Nuclear commission wants input

TALKING WITH THE COMMUNITY: Royal Commission regional engagement manager Jon Bok and Royal Commission solicitor Bonnie Russell visited Ceduna on Friday to discuss the possibility of South Australia entering into a nuclear fuel cycle.
TALKING WITH THE COMMUNITY: Royal Commission regional engagement manager Jon Bok and Royal Commission solicitor Bonnie Russell visited Ceduna on Friday to discuss the possibility of South Australia entering into a nuclear fuel cycle.

THE Nuclear Fuel Cycle Royal Commission held a public forum session last Friday in Ceduna as part of a regional tour to determine the positives and negatives of starting a nuclear industry in South Australia.

The Royal Commission's regional engagement manager Jon Bok delivered a presentation discussing the opportunities and risks of South Australia possibly entering into a nuclear fuel cycle.

Mr Bok ensured this initial part of the community consultation process was "only an information session with no agenda".

The Royal Commission will consult with an expert advisory committee of industry professionals who support and question the use of nuclear energy and conduct relevant inquiries in Australia and overseas to form a report of recommendations.

Mr Bok said the main answers sought by the commission were: is there an option for a nuclear fuel cycle in South Australia and if so can it be done and should it be done?

"The risks and opportunities need to be looked at extensively before any recommendations are put forward," Mr Bok said.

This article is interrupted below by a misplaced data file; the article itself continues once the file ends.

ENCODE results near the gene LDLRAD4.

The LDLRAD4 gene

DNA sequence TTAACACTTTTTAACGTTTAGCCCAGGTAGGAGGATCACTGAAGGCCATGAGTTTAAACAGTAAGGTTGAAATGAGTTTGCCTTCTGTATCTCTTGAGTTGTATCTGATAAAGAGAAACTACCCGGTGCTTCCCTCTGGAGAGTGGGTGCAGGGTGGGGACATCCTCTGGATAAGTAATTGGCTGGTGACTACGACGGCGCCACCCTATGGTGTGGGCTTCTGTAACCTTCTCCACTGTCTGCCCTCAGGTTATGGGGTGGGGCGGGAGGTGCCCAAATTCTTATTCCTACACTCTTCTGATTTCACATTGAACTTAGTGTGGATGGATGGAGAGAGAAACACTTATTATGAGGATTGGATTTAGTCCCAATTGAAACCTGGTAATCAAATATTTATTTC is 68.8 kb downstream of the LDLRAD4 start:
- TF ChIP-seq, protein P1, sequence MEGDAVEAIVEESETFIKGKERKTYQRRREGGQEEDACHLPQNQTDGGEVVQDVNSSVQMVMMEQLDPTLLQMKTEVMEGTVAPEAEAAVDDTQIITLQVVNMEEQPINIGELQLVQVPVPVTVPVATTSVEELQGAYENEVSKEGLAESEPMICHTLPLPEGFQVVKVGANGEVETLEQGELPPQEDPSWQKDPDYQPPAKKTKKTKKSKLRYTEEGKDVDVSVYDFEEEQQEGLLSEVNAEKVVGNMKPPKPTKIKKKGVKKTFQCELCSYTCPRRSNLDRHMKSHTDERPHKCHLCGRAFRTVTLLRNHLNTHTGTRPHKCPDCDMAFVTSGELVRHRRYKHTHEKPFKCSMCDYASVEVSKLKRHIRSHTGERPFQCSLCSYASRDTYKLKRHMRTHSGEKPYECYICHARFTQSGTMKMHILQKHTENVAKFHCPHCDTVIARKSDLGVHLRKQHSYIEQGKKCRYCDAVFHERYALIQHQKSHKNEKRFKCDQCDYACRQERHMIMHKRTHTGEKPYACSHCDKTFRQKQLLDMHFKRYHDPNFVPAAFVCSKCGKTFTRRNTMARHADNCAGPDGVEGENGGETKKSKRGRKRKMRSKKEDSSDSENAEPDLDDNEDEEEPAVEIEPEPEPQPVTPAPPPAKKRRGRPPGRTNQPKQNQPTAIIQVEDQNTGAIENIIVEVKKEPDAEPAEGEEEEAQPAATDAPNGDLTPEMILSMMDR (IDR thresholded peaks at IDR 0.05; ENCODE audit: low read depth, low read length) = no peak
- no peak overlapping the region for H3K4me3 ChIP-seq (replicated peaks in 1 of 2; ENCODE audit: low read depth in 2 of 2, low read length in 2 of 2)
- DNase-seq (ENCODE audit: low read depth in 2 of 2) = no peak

"Whether or not the whole process is viable and safe will be determined by the findings," he said.

The Royal Commission has produced four issues papers intended to generate community and industry discussion on aspects of the nuclear fuel cycle.

The four topics vary and include research into the viability of a temporary nuclear waste storage facility in South Australia and the effects of varying levels of waste disposal on the environment.

"If it cannot be done safely it simply won't be recommended," Mr Bok said.

"We are also considering the expansion of uranium mining in South Australia and looking at if the enrichment process for nuclear reactors can happen here; as it stands Australia currently does not process nuclear fuel," he said.

Among the recommendations to be presented to the commonwealth government will be the characteristics of suitable sites for exploration, based on geology and infrastructure.

"The Royal Commission will not be making recommendations for particular sites, just the suitability, in other words what needs to be available to enable a nuclear site as well as operating safely," Mr Bok said.

"I have had a number of people ask if we are possibly looking at Maralinga as a particular site, however as I said before we are in no shape or from recommending particular sites, just the characteristics required," he said.

The consultation process from here to form the report will entail Mr Bok returning to Ceduna at the end of July for an evening meeting.

"We understand that the late notice and morning session has not allowed everyone to attend, therefore we will return in late July for a meeting time more suitable," he said.

Issues papers and closing dates are available at nuclearrc.sa.gov.au.

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